Mountain friends Bill Zimmerman and Ryoko Amano share how they traveled in, up, and above Chamonix, without their car of course. Blog post written by Bill.
My paragliding partner and I turned an “unflyable” November day in Chamonix into an unforgettable hike and fly, door-to-door, without a car.
The infrastructure in the Chamonix valley is truly phenomenal. Nowhere else on earth can you ascend 2,742m (9,000 vertical feet) in the space of twenty minutes. Alpinists and skiers can sip cappuccinos at their leisure prior to boarding the cable car, pursue an adventure in the high alpine of the Mont Blanc massif, and return to the valley the same afternoon. This would be unthinkable in my native Pacific Northwest, where a similar outing might be done over several days.
Like all mechanical systems, this network of cable lifts and stations needs regular maintenance. These periods of downtime coincide with the low or "shoulder" seasons in the valley when visitor numbers dwindle. During the last three weeks of November, Chamonix enters a brief dormant phase when all the lifts, including the Aiguille du Midi, are typically closed. For some, this is a waiting period (une petite pause) before the winter season begins in earnest. The Aiguilles on both sides of the valley are relatively quiet for a change. Mountain fauna like marmots, chamois and ibex outnumber Homo sapiens alpinus.
A passing mid-November cold front covered the peaks above Chamonix and the valley floor with fresh snow—the first of the season. Rock faces shimmering with rime ice beckoned against a cobalt sky. I started feeling the familiar pull to get back up into the hills.
Of course, the mountains are ever-present—one just has to work a little harder than usual to access them this time of year.
Paragliding, which has become my primary obsession, has a sub-discipline often called "hike and fly" or vol rando. This is analogous to earning your turns in ski touring or splitboarding. The hike and fly pilot trades vehicles and/or mechanical lifts for lightweight gear and trekking poles to seek out less frequented or otherwise "wild" takeoffs in the high mountains. It's from this pursuit that the Red Bull X-Alps, one of the world's toughest adventure races, was born. With the lifts closed for the season and weather conditions improving, it was a perfect time to go for it.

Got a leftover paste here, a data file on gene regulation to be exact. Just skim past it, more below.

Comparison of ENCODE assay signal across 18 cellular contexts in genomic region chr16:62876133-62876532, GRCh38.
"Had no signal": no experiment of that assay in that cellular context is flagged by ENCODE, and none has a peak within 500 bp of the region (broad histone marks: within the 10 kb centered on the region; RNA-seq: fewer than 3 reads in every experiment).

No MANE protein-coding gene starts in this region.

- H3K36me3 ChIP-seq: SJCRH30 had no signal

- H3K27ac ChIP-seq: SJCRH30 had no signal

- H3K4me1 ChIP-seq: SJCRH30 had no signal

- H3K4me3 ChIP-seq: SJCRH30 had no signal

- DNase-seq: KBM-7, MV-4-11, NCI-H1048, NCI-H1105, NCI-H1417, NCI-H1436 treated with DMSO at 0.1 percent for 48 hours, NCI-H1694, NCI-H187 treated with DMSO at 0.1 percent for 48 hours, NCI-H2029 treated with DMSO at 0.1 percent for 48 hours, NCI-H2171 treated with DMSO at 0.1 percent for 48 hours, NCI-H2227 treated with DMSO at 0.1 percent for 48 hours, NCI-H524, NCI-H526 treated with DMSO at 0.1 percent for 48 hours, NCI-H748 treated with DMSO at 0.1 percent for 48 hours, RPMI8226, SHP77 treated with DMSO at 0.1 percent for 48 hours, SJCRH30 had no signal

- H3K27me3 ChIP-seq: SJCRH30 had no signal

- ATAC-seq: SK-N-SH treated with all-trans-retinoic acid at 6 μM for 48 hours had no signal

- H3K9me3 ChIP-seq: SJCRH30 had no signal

The weekend forecast appeared mixed for flying. Mid-mountain winds were light, north to northeast, but an inversion layer with low clouds predicted for Chamonix valley reduced the likelihood of getting airborne. My default "backyard" hike and fly, Plan Praz, is a vertical kilometer trail with south- and north-facing takeoffs at 2000m. I'd had a spectacular flight there earlier in the week, but near-term prospects were looking bleak.
Around this time my intrepid flying partner, Ryoko, proposed an alternative. Why not head up the valley, toward the Swiss border, and do a hike and fly near Vallorcine? The valley floor is roughly 300m higher there, so it was likely to be above an inversion layer. The nearby Alpage de Loriaz is a known destination for hike and fly paragliders. There are no established takeoffs in the area and with a fair amount of snow on the ground, this would be an ideal flying objective for us. Better still, the Mont Blanc Express train would deliver us nearly from our front doors to within ten minutes of the trailhead. The plan was set into motion. We agreed on a departure time and packed our gear.